Link to comment
Share on other sites

"Hard" is subjective. Also, Tyrone is not working 9-5. In the US, railroad workers work at least 10 hour shifts, and are pretty much always on call. $50,000 is probably a bit of a high figure for rail workers anyway. At least ones without seniority.

I know that when you look at just the numbers, a progressive tax looks less fair. But, you have to look deeper. The people in the bottom brackets don't have much extra money, in fact they're likely struggling to get by.

This question then arises: Is it more fair to take 10% of someone who is struggling's money along with only taking 10% from those who can afford it, or is it more fair to take ~35% from the top earner while giving people who do need more of their money a break?

The lower brackets spend their money on goods and services, mainly necessities. The upper brackets invest most of their money.

Look at the flat tax distribution again. $2000 to Joe is a lot of money. He can barely feed his family on $20,000. $600,000 to Moe is not as much money because Moe is not relying on that $600,000 to feed him and his family. He'd just put it in a hedge fund. Billionaires investing in Hedge Funds doesn't drive the economy like consumers buying meat and potatoes do.

Here is a graph of the income distribution:

Here are the tax distributions:

Both of these charts have a logarithmic Y scale to better show overall shape, as the extremes make a linear scale look too straight.

The flat tax curve, as expected, has the same shape as the income curve. The progressive tax curve is much more linear.

The tax curves also should tell a story to anyone who wants to move from a Progressive Tax to a Flat tax.

Let's say my fictional country, like the US, is using the progressive tax. Now let's say the neo-conservatives take power and institute a 10% flat tax. Everyone to the left of the intersection (Joe through Luke) get a tax increase, bigger the farther away, while everyone to the right (Tom and Moe) get a tax cut. Those at the intersection (Kelly) see no real difference. Also, total tax revenue drops considerably. Food for thought....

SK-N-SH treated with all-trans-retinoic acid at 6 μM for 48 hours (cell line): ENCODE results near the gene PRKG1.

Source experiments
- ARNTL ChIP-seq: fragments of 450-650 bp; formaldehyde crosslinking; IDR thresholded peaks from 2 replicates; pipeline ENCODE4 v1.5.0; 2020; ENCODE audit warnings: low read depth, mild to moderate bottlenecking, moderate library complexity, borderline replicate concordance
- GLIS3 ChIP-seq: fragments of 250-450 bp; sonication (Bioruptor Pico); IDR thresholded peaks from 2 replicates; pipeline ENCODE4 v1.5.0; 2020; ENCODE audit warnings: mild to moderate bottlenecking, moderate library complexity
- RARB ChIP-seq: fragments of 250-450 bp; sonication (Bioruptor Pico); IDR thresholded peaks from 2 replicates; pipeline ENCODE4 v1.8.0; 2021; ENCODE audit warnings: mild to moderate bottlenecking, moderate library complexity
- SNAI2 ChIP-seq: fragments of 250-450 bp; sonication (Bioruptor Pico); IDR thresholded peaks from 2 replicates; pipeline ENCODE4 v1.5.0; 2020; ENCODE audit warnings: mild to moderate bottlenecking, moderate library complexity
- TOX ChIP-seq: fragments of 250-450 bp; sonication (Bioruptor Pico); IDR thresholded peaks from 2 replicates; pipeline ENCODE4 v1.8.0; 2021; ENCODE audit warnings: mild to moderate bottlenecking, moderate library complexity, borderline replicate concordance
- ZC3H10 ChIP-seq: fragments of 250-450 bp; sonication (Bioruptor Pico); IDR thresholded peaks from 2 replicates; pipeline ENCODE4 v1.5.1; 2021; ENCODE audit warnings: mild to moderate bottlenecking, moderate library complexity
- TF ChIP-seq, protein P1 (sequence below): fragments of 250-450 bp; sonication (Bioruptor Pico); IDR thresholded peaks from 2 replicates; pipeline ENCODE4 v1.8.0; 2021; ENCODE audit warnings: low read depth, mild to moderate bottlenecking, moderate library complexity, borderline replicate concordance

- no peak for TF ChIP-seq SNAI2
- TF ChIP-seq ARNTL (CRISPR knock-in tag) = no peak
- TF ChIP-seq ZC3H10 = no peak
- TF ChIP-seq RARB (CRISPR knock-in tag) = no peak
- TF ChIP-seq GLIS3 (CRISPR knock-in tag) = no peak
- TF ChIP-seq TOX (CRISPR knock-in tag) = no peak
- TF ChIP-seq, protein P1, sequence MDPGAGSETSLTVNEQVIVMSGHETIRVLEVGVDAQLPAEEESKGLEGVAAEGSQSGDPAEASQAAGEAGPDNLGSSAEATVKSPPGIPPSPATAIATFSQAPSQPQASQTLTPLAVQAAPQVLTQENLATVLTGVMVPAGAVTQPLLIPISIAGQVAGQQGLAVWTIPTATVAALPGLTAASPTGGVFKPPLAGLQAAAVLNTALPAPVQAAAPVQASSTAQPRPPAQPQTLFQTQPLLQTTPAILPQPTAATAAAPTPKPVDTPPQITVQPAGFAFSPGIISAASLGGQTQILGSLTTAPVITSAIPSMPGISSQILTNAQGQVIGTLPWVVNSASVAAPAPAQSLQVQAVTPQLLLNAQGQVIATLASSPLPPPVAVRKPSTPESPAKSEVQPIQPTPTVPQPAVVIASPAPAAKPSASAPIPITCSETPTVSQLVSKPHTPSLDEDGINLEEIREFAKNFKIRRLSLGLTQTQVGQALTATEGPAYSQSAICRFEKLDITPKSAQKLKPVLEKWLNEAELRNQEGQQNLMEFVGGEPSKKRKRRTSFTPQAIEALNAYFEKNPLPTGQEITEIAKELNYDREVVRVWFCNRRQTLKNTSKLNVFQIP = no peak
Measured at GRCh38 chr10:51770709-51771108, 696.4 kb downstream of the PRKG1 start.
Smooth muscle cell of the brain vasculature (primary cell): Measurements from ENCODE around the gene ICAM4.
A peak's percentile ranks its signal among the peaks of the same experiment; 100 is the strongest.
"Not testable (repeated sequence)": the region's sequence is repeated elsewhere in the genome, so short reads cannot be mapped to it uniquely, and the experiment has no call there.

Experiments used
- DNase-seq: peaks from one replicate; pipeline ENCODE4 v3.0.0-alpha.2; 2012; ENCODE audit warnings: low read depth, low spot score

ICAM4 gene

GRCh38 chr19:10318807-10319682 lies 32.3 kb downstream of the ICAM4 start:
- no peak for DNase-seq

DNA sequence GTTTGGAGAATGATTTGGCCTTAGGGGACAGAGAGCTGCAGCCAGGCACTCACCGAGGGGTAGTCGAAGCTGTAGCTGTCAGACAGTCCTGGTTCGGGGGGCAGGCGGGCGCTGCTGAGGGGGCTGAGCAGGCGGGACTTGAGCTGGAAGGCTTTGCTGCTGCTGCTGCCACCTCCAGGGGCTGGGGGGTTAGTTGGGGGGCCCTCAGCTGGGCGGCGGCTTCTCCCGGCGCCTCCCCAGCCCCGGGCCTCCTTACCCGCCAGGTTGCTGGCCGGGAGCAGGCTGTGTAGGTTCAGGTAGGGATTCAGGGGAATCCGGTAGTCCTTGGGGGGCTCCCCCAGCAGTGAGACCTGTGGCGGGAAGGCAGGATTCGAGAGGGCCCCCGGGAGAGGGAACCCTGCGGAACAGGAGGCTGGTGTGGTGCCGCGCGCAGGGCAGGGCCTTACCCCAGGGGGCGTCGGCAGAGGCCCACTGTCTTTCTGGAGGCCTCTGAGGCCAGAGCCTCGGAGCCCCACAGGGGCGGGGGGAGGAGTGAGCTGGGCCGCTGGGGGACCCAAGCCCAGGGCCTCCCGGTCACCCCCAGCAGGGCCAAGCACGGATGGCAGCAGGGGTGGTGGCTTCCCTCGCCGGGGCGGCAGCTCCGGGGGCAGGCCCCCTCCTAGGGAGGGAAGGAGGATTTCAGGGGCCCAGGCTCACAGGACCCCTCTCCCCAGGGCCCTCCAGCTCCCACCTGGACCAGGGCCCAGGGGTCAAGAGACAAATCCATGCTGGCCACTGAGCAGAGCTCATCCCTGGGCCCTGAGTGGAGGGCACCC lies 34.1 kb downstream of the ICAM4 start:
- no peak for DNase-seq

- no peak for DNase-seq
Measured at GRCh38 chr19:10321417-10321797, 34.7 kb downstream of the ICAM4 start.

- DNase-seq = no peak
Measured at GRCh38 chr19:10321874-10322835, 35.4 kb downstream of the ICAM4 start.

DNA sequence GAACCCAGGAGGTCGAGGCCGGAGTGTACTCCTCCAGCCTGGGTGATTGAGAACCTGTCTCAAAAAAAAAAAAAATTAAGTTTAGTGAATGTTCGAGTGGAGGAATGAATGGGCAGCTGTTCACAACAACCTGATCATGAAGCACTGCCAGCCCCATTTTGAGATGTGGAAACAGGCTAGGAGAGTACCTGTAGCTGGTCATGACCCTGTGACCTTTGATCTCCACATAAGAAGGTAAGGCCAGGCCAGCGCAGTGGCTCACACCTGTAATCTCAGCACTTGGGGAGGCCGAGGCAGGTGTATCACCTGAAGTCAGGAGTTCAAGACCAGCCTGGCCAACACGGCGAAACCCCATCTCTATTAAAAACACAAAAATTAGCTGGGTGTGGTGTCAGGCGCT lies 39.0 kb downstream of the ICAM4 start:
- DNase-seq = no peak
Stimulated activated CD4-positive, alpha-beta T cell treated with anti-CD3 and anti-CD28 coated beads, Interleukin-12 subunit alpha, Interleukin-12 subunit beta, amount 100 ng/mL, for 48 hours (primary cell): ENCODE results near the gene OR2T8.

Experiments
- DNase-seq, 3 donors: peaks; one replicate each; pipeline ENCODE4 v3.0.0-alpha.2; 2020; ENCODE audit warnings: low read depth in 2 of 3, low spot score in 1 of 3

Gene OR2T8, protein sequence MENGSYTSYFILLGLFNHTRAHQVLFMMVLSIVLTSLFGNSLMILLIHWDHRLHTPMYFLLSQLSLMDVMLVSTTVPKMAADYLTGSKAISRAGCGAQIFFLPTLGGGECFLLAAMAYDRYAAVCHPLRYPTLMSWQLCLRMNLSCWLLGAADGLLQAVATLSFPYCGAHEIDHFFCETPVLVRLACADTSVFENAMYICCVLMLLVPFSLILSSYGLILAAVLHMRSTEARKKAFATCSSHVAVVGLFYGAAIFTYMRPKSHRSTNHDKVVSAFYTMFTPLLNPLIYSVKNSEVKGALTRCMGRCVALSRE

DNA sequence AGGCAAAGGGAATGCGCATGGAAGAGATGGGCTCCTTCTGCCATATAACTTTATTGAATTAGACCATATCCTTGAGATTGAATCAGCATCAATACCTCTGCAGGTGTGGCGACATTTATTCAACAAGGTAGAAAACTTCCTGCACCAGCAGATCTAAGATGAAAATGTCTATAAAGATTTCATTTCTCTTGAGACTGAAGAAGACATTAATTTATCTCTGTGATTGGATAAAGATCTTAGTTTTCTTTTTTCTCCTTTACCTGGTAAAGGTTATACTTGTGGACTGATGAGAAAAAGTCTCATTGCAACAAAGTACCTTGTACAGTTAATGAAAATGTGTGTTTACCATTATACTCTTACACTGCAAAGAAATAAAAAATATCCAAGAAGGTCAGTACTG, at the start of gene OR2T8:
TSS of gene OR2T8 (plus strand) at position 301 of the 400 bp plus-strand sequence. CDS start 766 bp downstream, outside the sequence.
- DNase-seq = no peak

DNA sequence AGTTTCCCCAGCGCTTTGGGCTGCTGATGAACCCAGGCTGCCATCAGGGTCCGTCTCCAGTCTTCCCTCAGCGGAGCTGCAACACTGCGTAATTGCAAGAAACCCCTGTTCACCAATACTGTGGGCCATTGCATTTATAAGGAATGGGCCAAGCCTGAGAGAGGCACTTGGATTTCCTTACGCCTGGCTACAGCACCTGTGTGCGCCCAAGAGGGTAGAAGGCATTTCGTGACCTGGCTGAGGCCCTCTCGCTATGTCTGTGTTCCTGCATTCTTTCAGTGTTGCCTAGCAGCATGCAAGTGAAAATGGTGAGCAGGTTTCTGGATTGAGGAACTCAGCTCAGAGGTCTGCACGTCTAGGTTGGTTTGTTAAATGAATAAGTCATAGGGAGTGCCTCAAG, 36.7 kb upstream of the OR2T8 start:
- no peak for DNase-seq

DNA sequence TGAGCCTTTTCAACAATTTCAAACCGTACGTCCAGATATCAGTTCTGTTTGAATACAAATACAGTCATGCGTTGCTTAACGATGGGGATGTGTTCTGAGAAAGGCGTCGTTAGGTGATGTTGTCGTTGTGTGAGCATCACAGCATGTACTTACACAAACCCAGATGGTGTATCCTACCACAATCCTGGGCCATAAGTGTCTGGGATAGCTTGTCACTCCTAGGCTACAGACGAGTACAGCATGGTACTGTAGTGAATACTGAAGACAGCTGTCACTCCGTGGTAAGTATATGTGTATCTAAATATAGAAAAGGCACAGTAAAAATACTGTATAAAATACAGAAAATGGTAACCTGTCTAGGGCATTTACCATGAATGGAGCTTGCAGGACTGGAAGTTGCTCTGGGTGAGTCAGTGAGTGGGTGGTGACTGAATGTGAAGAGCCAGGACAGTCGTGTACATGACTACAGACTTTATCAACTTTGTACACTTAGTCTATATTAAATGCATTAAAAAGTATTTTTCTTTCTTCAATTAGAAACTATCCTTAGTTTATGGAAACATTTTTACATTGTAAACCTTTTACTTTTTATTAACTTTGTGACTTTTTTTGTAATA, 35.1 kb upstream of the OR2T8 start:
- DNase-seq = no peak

Link to comment
Share on other sites

Guest Julius Quasar

Guess a flat tax really doesn't work, thanks for the proof DZ.

I think in school once there's a way to use a progressive AND a regressive tax at the same time, but I'm, not 100% sure how that would work out.  :/

THEY say it could work, but I'm not so sure anymore..."they" told us a lotta things, but not everything.

Link to comment
Share on other sites

I'm going to get a little more realistic for a moment. My example ended up being rather extreme, so I remade my chart. I included 10%, 15%, and 20% flat rates, as most flat-taxers call for rates in that area, compared to the 2009 IRS marginal tax rates for single filers:

2009 IRS Marginal Rates (Single):

Income Marginal Tax Rate
<$8,350 10%
$8,350-$33950 15%
$33950-$82,250 25%
$82,250-$171,550 28%
$171,550-$372,950 33%
>$372,950 35%

The IRS rates come from here: http://www.irs.gov/pub/irs-pdf/i1040tt.pdf

Interestingly, the rates are a lot closer to the income curve than my progressive tax.

But the analysis still stands. While a 10% flat rate would give everyone a tax cut, some quick research shows the vocal flat-taxers want the 15%-20% range. The Heritage Foundation claims that anyone under $30,000 would not have to pay income tax, but that sounds a little progressive to me. :roll: I think it is mainly to cover up that at 15%, anyone making less than $40,000 would actually get a tax increase.

Sadly, if you look here, the IRS rates are not that progressive. I will see if I can dig-up the rates for the 1970s. US taxes were more progressive pre-Reagan.

Link to comment
Share on other sites

Fair enough, I get that. My issue isnt with the lower end guys, rather the guys in the middle.

Lets say your on 100 made up money. 10 of that goes on tax. One day you do 10 times the work and thus get 1000, but 500 of that is taken away. Again, made up numbers for example. Would that not encourage you to cheat the system or keep you away from 1000 money job because it's easier to stay low enough to be comfortable, but not high enough to be taxed?